lpf a pwm to an analog voltage

Discussion in 'The Projects Forum' started by TillFly, Dec 6, 2016.

  1. TillFly

    Thread Starter Member

    Oct 26, 2016
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    0
    Hello,

    I want to create an analog voltage depending on the speed of a wheel.

    Its powered from an arduino, goes through a voltage divider for an inductive sensor and then I would like to convert the PWM to an analog voltage with a lpf.
    when I read out the pwm before the lpf with the arduino via analogread it shows me steady 509 and when the magnet passes I get a 0.
    when I send it through the lpf the signal does not change in relation to the wheel speed.

    what is wrong in the circuit?
    lpf_circuit.jpg
    thanks in advance
     
  2. wayneh

    Expert

    Sep 9, 2010
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    I don't understand your strategy. How will the mark space ratio change with RPM? Seems to me it's fixed by the geometry of the wheel.

    What's the output of your sensor? I think you may need a diode to rectify your sensor signal. It may generate a negative pulse just as large as the positive pulse.
     
  3. jpanhalt

    Expert

    Jan 18, 2008
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    You may have better luck with a frequency to voltage converter. There are several chips available for doing that, such as the LM2907. There are alos DIY examples on the internet.

    Or, simply use a timer in theMCU to determine the frequency. Since there is a negative impulse, you will need a diode to protect the Arduino input.

    John
     
  4. TillFly

    Thread Starter Member

    Oct 26, 2016
    53
    0
    What do you mean with "mark space ratio"?

    simplyfied i´m recieving this kind of data before the lpf
    I´m printing here
    Serial.println(analogRead);

    509 (wheel in movement)
    509 (wheel in movement)
    509 (wheel in movement)
    509 (wheel in movement)
    0 (magnet is in front of the speedometer sensor)
    509 (wheel in movement)
    509 (wheel in movement)
    509 (wheel in movement)
    0 (magnet is in front of the speedometer sensor)
    509 (wheel in movement)
    509 (wheel in movement)
    0 (magnet is in front of the speedometer sensor)
    ...

    so in this example the wheel is accelerating more and more.
    at the moment i´m interpreting this as a kind of pwm where the on off ratio is practically something like 95 to 5 %.
    is that thinking wrong?

    I´m not sure about the voltage range and offset... I have to find that out
     
  5. wayneh

    Expert

    Sep 9, 2010
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    PWM is achieved by vary the ratio of on to off, the mark to the space. In your example this would be the time spent at 509 to the time spent at 0. The ratio is not changing with RPM.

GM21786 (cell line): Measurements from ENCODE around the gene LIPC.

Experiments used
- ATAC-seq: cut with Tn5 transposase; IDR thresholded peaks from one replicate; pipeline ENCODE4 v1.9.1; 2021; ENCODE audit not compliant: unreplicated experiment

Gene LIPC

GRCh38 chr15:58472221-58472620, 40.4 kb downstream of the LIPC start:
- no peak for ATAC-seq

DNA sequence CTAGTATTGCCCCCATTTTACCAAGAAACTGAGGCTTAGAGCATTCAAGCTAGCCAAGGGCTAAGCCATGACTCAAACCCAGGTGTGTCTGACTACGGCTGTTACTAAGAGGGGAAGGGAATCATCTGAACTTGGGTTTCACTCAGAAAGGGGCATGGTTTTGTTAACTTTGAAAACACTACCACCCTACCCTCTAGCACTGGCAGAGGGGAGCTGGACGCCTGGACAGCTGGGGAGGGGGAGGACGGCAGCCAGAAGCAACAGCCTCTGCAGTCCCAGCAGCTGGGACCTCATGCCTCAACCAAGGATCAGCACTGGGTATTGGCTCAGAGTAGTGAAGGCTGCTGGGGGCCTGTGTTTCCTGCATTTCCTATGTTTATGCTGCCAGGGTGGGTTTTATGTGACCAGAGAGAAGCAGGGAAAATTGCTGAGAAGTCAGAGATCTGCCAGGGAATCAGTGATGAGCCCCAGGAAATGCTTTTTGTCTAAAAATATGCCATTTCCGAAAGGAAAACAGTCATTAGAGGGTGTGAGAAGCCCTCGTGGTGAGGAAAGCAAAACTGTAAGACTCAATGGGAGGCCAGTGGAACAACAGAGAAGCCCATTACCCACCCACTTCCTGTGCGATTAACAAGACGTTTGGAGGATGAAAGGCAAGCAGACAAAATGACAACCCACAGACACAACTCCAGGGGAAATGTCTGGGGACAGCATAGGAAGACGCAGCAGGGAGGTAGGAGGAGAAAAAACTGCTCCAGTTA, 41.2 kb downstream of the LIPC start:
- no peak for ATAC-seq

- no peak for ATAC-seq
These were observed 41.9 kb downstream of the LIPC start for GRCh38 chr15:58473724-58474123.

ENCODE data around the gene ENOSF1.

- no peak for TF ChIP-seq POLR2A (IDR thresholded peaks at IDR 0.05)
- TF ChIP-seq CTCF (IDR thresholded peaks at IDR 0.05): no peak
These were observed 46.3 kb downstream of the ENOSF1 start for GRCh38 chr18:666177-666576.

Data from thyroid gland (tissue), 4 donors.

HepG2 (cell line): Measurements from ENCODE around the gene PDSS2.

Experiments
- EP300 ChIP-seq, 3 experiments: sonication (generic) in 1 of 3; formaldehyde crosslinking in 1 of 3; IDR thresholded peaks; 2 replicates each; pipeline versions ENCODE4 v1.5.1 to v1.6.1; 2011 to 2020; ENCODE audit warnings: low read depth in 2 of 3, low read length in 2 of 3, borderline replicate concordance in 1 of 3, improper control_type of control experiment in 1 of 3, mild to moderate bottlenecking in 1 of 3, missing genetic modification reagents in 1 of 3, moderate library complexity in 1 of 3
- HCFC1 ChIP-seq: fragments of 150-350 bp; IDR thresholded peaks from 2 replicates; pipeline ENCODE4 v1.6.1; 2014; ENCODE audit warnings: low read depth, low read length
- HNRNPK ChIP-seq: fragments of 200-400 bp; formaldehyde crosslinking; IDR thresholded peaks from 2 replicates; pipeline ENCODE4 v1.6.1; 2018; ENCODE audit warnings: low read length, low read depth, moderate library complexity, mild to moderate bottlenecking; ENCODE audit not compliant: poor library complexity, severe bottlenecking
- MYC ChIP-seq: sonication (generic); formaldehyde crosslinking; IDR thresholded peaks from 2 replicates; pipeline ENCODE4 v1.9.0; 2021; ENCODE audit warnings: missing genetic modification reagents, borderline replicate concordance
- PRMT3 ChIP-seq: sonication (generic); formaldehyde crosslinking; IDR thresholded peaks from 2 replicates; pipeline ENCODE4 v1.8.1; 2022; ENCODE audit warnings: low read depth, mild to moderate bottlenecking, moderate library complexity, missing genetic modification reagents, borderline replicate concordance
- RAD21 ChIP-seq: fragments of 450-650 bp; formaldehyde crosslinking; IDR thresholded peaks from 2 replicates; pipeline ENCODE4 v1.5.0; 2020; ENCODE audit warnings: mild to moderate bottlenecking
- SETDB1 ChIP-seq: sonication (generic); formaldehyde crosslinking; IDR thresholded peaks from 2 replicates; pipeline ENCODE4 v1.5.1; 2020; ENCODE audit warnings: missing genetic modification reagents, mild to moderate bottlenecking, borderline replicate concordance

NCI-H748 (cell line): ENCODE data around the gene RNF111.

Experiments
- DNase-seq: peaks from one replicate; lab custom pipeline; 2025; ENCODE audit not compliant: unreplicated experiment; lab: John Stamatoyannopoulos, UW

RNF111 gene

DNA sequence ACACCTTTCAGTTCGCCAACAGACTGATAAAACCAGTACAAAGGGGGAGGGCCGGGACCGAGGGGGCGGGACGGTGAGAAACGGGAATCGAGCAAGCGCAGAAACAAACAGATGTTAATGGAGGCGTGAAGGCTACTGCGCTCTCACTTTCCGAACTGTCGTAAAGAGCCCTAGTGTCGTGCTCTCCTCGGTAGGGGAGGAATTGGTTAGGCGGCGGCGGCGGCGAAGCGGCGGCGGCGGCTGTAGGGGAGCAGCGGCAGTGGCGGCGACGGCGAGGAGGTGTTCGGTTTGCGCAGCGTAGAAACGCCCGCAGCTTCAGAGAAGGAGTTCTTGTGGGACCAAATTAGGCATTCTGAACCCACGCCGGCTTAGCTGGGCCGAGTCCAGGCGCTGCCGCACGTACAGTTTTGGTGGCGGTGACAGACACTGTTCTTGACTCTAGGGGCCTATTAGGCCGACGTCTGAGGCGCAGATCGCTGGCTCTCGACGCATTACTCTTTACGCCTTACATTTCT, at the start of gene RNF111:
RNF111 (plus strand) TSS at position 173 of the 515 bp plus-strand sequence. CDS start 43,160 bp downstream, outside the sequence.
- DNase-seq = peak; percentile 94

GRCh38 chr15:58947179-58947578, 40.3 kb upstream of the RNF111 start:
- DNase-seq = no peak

What is changing is the length of either on or off, and the frequency at which it switches from one to the other. As noted, you may want a frequency to voltage converter.
     
  6. Sensacell

    Moderator

    Jun 19, 2012
    2,362
    761
    Your wheel pulses change in frequency, (slow-fast) but never change in duty cycle.
    Always the same ratio of on to off time.

    The Low Pass Filter averages the on/off ratio, this doesn't change, you cannot recover the speed using this technique.
     
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  7. DickCappels

    Moderator

    Aug 21, 2008
    5,590
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    You can achieve duty cycle modulation ((PWM) by placing a one-shot between your pulse source and the low pass filter. An NE555 would probably work wonderfully. The result is a tachometer.

    upload_2016-12-7_17-18-22.png
    http://www.tradeofic.com/Circuit/904-ANALOG_TACHOMETER_CIRCUIT.html

    In the example above the inertia of the meter movement provides the low pass filtering of the pulse.
     
  8. wayneh

    Expert

    Sep 9, 2010
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    Yup, that's the first circuit I ever built! I got it from the Forrest Mimms handbook that Radio Shack used to sell. I tested it with my guitar tuner and it was nicely linear.
     
  9. TillFly

    Thread Starter Member

    Oct 26, 2016
    53
    0
    where and why is there a negative pulse? I thought that the range of 0 and 509 is 0 Volts and roughly 2.5V ...

    I tried already in the mcu with the timer and it worked, but dont use a diode so far.
    please let me know...
     
  10. wayneh

    Expert

    Sep 9, 2010
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    An inductive sensor may well produce a negative peak in symmetry with the positive peak. Magnet approaching versus magnet receding. It depends on the sensor, but if it's just a coil watching a magnet go by, you'll get a peak in both polarities. It's why an automotive alternator uses diodes to make DC.
     
  11. jpanhalt

    Expert

    Jan 18, 2008
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    wayneh beat me to it (post #10).

    Inputs on microcontrollers will probably have some protective circuit. Look in the electrical specifications for the controller you are using to find the max + and - input voltages. Most often the tolerance to negative is pretting small. You might get by with a fast Schottky from the pin to ground.

    John
     
  12. TillFly

    Thread Starter Member

    Oct 26, 2016
    53
    0
  13. jpanhalt

    Expert

    Jan 18, 2008
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    That's one way to do it. The alternative is a full-way rectifier. For what you are doing, I would just use the half-wave rectifier as you have shown.

    John
     
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